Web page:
Article Task 5


Ex. 1. Insert articles where necessary.
1. "Are youbad sailor?” she asked. “About as bad as is possible in spite of having
been atsea so much.” 2. The parcel came bypost. 3. On his trip round the
world with Fleur he had often put his nose out and watched the dancing on_____deck.
He decided that he would not atpresent explain to her who he was. 5.I saw
good deal of him duringwar. 6. He has taken her death very much to____heartindeed. 7. She went bycoach because it was cheaper. 8. All seemed perfectly at
their ease, by no means inhurry. 9.little car inquestion now stood
outsidefront door. 10. Am I dealing, young people, withcase oflove at first sight? 11. We’ve had some tea already onboard____yacht. 12. Rosa was well aware that she had never takentrouble to get to know Annette. 13. You will go to___sea and forget all about me inmonth. 14. He is beginning to lose ____heart, they say. 15. She burned likefire fromhead tofoot. 16. I got into conversation with him bychance atconcert. 17. She’s taken quitefancy to you, Ridgeon. 18.I returned at once, and found Ada sitting at____work by____fireside. 19. Somewhere______great many men were singing. 20. It is pity to worry her if she hastalent for_____uneasiness. 21. Behindhouse waslarge garden, and in summer,____pupils almost lived out-of-doors. 22. rain had stopped and we went on ____foot to ____ Ebury Street. 23. They started atdawn, andboy I sent with them didn’t come back till _____next day. 24. All ofsudden, his face had become stony. 25. Dear, dear! It seems onlyother day since I took you down to school to Slough!
EX. 2. Revision: supply t le required articles in the following text:
In 1923, at ... meeting of ... British Association for ... Advacement of ... Science in Liverpool, Rutherford announced: “We I re living in ... heroic age of ... physics.”
... curious thing was, all he said was absolutely true. There had never been such ... time. ... year 1932 was ... most spectacular year in ... history of ... science. Living in Cambridge, one could not help picking up ... human and intellectual excitement in … air: James Chadwick, grey-faced after ... fortnight of ... work with ... three hours’ sleep ... night, telling ... Kapitsa Club how he had discovered ... neutron; P.M.S. Blackett, ... most handsome of ... men, not quite so authoritative as usual, because it seemed too good to be true, showing ... plates which demonstrated ... existence of ... positive electron; John Cockcroft, normally not given to ... emotional display, saying to anyone whose face he recognized: “We’ve split ... atom!”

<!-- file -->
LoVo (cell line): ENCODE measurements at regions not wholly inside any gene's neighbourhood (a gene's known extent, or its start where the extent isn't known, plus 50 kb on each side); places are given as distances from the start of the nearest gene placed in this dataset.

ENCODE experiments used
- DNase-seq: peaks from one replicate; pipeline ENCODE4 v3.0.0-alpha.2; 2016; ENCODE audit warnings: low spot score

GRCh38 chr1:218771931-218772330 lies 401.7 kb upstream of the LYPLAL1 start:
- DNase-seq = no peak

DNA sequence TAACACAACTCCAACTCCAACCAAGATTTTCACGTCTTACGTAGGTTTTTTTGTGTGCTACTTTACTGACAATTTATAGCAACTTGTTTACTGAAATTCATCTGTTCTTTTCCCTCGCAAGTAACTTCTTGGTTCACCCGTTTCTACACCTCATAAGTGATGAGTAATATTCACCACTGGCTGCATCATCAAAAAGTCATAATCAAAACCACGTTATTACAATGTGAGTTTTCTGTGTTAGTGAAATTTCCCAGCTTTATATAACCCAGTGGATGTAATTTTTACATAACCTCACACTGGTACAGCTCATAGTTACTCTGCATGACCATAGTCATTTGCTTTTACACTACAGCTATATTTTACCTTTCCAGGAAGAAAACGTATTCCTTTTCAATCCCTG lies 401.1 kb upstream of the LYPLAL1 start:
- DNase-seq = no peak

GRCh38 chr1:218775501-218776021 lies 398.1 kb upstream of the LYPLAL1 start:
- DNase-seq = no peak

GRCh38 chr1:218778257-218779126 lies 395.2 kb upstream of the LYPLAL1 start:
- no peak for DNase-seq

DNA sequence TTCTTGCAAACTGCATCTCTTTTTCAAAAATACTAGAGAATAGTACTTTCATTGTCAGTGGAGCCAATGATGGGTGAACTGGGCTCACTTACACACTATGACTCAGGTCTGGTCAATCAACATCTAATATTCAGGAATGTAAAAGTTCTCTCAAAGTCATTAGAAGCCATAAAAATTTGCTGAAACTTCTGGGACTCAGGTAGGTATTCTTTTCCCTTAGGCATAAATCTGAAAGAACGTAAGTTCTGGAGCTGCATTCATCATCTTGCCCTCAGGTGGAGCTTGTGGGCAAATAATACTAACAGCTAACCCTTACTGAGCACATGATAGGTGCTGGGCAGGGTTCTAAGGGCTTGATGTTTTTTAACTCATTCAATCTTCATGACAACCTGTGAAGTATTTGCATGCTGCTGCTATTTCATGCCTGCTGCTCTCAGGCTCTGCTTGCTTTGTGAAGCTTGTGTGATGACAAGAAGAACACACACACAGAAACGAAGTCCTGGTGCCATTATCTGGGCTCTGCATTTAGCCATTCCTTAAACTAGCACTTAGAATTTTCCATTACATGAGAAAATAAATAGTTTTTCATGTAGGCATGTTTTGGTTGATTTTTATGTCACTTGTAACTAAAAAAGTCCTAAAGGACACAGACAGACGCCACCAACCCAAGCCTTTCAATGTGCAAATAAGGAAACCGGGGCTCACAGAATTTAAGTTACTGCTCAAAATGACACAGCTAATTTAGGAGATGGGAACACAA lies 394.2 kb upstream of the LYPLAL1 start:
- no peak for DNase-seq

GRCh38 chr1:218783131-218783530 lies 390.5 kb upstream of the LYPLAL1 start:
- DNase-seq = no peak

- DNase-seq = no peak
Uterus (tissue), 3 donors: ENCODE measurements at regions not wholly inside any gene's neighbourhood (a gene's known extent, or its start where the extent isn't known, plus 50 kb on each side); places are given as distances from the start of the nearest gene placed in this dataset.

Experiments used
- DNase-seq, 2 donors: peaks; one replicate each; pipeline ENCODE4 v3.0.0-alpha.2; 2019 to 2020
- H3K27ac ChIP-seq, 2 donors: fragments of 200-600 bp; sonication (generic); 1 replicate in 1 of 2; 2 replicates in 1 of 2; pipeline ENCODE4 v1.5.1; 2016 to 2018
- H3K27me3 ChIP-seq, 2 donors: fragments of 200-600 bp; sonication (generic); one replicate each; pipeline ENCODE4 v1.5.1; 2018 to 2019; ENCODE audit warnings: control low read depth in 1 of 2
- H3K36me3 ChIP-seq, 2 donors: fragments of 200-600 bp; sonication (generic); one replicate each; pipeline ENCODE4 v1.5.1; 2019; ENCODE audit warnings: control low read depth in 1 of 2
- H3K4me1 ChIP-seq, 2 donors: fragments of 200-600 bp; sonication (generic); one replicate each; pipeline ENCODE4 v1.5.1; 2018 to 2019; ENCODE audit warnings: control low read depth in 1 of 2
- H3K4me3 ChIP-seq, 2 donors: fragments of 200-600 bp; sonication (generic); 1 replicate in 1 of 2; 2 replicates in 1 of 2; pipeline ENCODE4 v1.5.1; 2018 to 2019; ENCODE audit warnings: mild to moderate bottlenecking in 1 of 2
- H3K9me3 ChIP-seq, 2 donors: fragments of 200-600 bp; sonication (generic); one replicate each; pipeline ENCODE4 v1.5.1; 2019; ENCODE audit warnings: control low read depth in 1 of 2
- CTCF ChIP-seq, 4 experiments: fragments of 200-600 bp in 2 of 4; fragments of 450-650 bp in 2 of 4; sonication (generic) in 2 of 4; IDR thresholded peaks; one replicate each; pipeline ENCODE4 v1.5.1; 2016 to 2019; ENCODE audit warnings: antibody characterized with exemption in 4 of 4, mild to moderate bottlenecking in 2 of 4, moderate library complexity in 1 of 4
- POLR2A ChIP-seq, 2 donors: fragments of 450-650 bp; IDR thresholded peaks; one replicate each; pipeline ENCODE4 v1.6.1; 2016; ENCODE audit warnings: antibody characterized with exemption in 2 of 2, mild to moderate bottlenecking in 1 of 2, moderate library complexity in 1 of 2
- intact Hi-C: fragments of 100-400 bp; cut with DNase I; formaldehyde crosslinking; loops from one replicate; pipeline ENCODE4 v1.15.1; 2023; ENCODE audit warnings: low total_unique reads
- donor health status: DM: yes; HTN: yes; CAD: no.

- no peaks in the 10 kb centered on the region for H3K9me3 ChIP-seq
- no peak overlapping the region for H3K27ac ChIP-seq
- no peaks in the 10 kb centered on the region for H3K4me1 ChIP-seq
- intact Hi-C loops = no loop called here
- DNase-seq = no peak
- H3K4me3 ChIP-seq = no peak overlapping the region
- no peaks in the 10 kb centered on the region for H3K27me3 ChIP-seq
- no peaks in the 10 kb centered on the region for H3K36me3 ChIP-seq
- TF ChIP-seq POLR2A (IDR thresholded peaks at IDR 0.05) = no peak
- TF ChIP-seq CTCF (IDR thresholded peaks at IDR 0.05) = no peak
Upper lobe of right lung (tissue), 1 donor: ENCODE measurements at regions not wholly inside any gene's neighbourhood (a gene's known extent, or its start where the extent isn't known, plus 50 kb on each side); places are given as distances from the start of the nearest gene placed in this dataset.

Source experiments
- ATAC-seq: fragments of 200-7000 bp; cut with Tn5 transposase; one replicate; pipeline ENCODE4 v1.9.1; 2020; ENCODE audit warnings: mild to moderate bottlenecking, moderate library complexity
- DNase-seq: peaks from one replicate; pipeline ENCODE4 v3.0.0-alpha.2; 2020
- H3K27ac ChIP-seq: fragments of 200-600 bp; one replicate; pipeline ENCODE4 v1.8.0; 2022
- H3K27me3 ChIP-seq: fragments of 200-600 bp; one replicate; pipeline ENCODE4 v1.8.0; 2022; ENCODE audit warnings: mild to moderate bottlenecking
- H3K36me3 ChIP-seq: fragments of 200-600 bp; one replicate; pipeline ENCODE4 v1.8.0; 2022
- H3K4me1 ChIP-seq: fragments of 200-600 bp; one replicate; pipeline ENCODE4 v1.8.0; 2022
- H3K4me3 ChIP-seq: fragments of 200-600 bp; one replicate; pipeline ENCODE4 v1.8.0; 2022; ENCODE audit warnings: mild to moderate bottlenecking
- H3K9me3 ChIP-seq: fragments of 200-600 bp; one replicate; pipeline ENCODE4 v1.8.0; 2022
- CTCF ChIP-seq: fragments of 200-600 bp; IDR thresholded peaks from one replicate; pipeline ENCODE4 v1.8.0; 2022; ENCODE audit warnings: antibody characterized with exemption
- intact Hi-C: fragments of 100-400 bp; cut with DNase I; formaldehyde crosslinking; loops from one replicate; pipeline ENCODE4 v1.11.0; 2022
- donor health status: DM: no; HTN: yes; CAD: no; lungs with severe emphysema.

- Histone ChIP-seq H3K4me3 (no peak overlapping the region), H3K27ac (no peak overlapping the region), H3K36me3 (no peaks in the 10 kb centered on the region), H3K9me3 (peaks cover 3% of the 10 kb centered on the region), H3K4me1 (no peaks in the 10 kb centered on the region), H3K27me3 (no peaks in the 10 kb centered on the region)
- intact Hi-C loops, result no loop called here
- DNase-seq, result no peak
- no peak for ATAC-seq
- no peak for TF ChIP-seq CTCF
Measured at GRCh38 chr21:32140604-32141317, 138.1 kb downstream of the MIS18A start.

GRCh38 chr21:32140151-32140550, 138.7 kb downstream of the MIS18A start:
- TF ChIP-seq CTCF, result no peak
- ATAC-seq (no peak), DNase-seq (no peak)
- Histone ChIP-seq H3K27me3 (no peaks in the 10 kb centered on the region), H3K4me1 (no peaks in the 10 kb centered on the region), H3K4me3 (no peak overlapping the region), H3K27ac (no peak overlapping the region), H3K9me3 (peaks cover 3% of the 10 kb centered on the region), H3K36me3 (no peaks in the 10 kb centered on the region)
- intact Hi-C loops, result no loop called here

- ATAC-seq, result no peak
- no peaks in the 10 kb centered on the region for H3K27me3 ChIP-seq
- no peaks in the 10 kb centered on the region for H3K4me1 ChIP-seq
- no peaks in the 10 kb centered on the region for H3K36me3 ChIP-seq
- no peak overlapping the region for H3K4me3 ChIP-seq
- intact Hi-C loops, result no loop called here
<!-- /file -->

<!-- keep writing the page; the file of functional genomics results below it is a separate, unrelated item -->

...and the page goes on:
During ... twenties and thirties Cambridge was ... metropolis of ... experimental physics for ... entire world. “You’re always at ... crest of ... wave,” someone said to Rutherford. “Well, after all, I made ... wave, didn’t I?” Rutherford replied.
He was ... big, rather clumsy man. He had ... large staring blue eyes and ... damp lower lip. He didn’t look in ... least like … intellectual. His was really ... kind of ... face that often goes with ... character and ... gifts. In ... fact, he came from ... very poor: his father was ... odd-job man in New Zealand and ... son of ... Scottish emigrant.
New Zealand was, in ... 1880s, ... most remote of ... province*, but Rutherford managed to get ... good education. He was as original as Einstein, but unlike Einstein he did not revolt against ... formal instruction; he was top in ... classics as well as in everything else. He started ... research on ... subject of ... wireless waves with ... equipment such as one might dig up today in ... African laboratory. That did not deter him. “I could do research at ... North Pole,” he once proclaimed, and it was true. He brought his wireless work to Cambridge, anticipated Marconi and then dropped it because he saw ... field — ... radio-activity — more scientifically interesting. His work led him directly to ... atomic energy industry, spending ... thousands of ... millions of ... pounds. He himself never earned, or wanted to earn, more than ... professor’s salary. In his will he left precisely ... value of ... Nobel prize. As soon as Rutherford got on to ... radio-activity, he was set on his life’s work. His ideas were simple, rugged, material. He thought of ... atoms as though they were ... tennis balls. He discovered ... particles smaller than ... atoms, and discovered how they moved or bounced. Sometimes ... particles bounced ... wrong way. Then he inspected ... facts and made ... new but always simple picture. In that way he moved, as certainly as ... sleepwalker, from ... unstable radioactive atoms to ... discovery of ... nucleus and ... structure of ... atom. In 1919 he made one of ... significant discoveries of all ... time: he broke up ... nucleus of ... nitrogen by ... direct hit from ... alpha particle. That is, ... man could now get inside ... atomic nucleus.

Приложенные файлы

  • docx 24024629
    Размер файла: 20 kB Загрузок: 0

Добавить комментарий